Oxfordshire Historic Environment Record - 1428 - Romano-British Pottery Production Site (Lower Farn), accessed 11 August 2020 from
Oxford Archaeological Unit - Archaeological Watching Brief Report: Lower Farm Barns, Sandford on Thames, Oxfordshire (October 1996)
Oxford Archaeological Unit - Report on the Evaluation of a Romano-British Kiln Site, Lower Farm, Nuneham Courtenay, Oxfordshire (March 1996)


This monument is scheduled under the Ancient Monuments and Archaeological Areas Act 1979 as amended as it appears to the Secretary of State to be of national importance. This entry is a copy, the original is held by the Department for Digital, Culture, Media and Sport.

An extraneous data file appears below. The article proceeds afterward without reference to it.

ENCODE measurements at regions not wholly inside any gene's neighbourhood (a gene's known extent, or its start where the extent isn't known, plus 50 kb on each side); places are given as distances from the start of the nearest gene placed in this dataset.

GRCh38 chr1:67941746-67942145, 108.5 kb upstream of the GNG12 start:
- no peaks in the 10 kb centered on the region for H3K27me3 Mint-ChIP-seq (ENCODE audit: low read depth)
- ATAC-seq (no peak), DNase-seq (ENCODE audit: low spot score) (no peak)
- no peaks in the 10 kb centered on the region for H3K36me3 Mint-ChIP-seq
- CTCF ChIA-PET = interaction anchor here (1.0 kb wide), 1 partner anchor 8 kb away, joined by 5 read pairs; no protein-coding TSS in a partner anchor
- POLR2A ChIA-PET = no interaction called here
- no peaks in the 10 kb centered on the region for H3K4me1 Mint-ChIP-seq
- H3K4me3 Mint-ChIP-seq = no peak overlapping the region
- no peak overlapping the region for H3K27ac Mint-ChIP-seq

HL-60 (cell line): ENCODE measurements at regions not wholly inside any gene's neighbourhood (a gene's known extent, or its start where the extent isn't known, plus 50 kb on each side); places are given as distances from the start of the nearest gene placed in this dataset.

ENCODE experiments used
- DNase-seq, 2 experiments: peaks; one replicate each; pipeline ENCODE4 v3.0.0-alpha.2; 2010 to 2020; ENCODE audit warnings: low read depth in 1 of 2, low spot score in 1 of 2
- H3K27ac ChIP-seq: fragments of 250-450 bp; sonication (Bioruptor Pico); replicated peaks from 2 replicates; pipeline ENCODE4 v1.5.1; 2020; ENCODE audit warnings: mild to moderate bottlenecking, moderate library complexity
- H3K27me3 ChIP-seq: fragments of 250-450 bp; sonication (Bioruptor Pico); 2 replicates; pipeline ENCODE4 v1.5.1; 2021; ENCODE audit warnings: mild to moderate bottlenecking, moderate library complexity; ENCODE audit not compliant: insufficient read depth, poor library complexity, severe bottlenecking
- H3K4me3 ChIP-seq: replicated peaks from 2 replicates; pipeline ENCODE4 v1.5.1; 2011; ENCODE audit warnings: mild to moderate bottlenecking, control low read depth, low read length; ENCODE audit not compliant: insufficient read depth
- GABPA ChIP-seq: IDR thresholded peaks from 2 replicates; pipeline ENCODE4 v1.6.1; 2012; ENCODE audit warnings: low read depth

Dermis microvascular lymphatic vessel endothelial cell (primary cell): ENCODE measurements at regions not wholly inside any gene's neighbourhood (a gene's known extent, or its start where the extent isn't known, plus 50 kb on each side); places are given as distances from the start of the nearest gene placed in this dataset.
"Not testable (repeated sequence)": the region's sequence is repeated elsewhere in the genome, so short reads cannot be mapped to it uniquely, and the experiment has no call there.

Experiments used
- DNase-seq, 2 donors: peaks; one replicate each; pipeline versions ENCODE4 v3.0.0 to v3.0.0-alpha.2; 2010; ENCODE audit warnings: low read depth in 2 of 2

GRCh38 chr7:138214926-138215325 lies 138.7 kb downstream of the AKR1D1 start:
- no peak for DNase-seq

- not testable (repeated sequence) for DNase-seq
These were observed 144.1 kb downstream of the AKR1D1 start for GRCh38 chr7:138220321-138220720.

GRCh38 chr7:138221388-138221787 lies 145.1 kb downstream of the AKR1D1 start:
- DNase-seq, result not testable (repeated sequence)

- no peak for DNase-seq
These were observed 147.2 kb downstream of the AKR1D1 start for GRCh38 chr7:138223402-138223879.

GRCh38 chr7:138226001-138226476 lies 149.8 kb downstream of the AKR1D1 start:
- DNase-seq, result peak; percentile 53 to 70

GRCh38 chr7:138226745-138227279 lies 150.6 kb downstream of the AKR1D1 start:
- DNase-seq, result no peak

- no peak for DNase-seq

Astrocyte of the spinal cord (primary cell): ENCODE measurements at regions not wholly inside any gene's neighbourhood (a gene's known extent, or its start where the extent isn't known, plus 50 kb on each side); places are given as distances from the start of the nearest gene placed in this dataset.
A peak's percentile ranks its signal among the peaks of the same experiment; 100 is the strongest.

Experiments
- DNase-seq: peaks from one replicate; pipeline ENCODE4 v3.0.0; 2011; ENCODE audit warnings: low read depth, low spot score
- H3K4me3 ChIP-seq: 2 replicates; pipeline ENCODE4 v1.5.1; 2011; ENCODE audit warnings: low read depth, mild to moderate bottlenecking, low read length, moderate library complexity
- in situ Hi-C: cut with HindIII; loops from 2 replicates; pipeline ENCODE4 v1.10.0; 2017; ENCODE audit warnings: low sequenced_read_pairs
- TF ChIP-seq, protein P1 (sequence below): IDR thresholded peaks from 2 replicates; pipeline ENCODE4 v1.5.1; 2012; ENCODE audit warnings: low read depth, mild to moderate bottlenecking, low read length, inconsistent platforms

End of official listing

Your Contributions

Do you know more about this entry?

The following information has been contributed by users volunteering for our Enriching The List project. For small corrections to the List Entry please see our Minor Amendments procedure.

The information and images below are the opinion of the contributor, are not part of the official entry and do not represent the official position of Historic England. We have not checked that the contributions below are factually accurate. Please see our terms and conditions. If you wish to report an issue with a contribution or have a question please email [email protected].